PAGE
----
Dr. Margaret Ford Fisher

We should not underestimate the urgency of preparing students in Science, Technology, Engineering, and Mathematics (STEM) fields. While reports vary on the precise severity of shortages in the talent pool, the fact remains that 60 percent of all new jobs require skills that are possessed by only 20 percent of the current workforce, as per U. S. Department of Education data. Imagine for a moment what the quality of life would be for residents of your community if the demand for STEM workers continues to outstrip the supply. Who would  be the engineers to design the roads and bridges with accurate precision to ensure that the structures remain intact as you drive on them everyday?  Who would be the computer scientists, the physicists, the STEM professors, and other professionals?  Ultimately, without the  core knowledge  in mathematics and science, one could ask — who would be the physicians, nurses, pharmacists, and  paramedics who would attend to our health care needs?

The standards for training and achieving excellence must not be compromised to achieve the supply-side goal, however.  Consider the adverse consequences of admitting  marginally-qualified individuals into the ranks of the professions. This burgeoning crisis can be averted  by preparing more students  from Pre-K  through 12th grade to understand how math and science are a part of their everyday lives.  STEM professors can help rebrand mathematics, in particular, as practical, easy and attainable instead of the conventional image of mathematics  being esoteric,  hard and difficult. This goal to demystify mathematics  and science  is being fulfilled today at institutions that have integrated STEM into their programs of study. Students are able to meet the interdisciplinary criteria set by the National Science Foundation to ultimately become the next generation of innovators.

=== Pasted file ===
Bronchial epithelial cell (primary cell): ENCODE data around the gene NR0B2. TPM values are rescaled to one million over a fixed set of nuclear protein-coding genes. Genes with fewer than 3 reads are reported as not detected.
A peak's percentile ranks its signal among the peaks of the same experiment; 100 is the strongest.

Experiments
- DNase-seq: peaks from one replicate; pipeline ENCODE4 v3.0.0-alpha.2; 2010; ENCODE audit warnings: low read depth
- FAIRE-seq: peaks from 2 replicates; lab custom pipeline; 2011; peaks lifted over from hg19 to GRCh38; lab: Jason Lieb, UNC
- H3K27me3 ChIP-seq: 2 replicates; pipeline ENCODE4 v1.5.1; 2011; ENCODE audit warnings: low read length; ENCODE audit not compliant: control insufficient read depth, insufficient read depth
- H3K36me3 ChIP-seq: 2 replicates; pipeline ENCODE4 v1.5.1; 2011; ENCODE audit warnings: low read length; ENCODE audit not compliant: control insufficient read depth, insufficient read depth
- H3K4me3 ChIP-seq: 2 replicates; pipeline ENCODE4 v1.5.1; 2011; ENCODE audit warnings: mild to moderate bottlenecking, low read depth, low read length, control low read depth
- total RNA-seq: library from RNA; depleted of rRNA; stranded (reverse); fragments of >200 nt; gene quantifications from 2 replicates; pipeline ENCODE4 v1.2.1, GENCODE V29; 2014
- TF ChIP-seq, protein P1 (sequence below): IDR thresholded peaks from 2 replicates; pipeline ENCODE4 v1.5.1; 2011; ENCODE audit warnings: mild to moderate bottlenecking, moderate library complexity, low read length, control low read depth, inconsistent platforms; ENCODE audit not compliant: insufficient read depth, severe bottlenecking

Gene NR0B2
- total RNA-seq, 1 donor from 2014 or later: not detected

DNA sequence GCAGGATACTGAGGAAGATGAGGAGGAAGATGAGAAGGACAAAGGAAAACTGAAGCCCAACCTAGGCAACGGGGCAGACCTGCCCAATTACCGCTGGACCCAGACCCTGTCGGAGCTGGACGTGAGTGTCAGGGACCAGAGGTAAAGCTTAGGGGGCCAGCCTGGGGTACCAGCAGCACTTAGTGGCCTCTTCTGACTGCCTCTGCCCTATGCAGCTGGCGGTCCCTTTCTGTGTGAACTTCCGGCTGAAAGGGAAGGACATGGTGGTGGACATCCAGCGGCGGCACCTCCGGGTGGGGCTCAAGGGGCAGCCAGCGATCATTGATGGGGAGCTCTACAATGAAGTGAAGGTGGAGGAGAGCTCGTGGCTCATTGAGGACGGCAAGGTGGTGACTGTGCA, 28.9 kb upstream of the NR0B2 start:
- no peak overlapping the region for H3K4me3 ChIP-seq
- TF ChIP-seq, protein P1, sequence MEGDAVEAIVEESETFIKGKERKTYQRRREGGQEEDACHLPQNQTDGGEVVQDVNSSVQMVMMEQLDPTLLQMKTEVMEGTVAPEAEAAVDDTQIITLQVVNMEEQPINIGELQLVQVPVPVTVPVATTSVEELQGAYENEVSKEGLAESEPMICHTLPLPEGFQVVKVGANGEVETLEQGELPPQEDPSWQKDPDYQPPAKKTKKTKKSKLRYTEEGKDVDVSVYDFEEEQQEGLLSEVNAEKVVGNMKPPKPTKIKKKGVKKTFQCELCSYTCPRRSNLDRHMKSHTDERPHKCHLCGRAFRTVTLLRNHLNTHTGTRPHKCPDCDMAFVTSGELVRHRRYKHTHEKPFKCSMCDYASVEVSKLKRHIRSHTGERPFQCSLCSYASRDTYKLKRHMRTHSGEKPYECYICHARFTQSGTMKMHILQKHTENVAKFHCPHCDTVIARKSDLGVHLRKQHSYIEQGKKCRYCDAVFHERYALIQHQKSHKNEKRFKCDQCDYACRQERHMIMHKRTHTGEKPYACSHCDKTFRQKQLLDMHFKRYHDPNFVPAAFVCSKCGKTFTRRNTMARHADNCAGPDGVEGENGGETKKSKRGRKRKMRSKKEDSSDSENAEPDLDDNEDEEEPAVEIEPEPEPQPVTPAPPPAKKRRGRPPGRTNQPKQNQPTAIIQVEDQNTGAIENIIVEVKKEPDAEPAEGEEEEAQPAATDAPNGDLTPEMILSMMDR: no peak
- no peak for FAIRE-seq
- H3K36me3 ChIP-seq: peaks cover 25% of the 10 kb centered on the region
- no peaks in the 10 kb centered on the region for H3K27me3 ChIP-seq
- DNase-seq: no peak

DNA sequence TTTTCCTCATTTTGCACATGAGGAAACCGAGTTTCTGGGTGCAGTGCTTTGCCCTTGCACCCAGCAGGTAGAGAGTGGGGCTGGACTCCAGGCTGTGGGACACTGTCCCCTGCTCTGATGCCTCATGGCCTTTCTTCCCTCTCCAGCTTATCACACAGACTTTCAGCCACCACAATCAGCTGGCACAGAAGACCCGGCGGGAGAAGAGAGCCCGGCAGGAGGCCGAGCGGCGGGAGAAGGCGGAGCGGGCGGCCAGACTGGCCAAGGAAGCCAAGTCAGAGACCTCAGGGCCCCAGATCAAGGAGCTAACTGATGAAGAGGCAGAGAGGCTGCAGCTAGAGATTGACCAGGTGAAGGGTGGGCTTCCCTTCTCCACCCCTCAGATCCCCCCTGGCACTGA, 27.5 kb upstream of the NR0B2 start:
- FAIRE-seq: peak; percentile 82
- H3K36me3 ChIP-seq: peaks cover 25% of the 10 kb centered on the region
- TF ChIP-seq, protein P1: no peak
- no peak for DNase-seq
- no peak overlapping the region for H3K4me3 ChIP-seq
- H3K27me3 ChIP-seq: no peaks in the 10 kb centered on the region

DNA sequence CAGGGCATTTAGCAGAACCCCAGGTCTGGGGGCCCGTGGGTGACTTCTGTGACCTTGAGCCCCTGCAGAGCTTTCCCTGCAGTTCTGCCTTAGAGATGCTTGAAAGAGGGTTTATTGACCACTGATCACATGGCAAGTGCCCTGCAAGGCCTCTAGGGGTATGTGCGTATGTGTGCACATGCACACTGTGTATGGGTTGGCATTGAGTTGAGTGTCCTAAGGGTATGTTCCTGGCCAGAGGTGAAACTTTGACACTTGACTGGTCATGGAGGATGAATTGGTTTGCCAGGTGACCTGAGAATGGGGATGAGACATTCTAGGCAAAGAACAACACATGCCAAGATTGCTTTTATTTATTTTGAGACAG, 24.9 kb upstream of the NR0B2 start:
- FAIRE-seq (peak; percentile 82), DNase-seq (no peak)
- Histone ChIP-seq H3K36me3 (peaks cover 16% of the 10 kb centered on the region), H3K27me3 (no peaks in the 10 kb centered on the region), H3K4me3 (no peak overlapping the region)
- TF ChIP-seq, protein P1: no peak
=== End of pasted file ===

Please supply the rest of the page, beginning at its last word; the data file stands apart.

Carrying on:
Thus, everyone has a stake in ensuring that students are properly prepared in the STEM fields and that we keep the pipeline open to generate the talent pool that is so vital  to our overall health and welfare. Great strides continue to be made in STEM initiatives at colleges and universities, many of which have aligned their curricula to create a seamless transition for students.  Non Profit Organizations such as CSTEM have formed  partnerships with educational institutions to provide students with  “hands-on” project based learning experiences. Congressional representatives in every state know the value of STEM education and the potential effects on their constituents if the human capital is not fully developed in strategic fields.

So, every time you see the acronym, STEM, take it personally.  See that word as a green light to say Yes to  preparing more students  to become the “Best and the Brightest” in those fields.  In the end analysis, we will  all win.  In conclusion, our focus should be on meeting the future demands of society and solidifying a wholesome quality of life. Together, we can do this by preparing the next generation of STEM professionals  to serve your community and mine.

-Dr. Margaret Ford Fisher President, Houston Community College – Northeast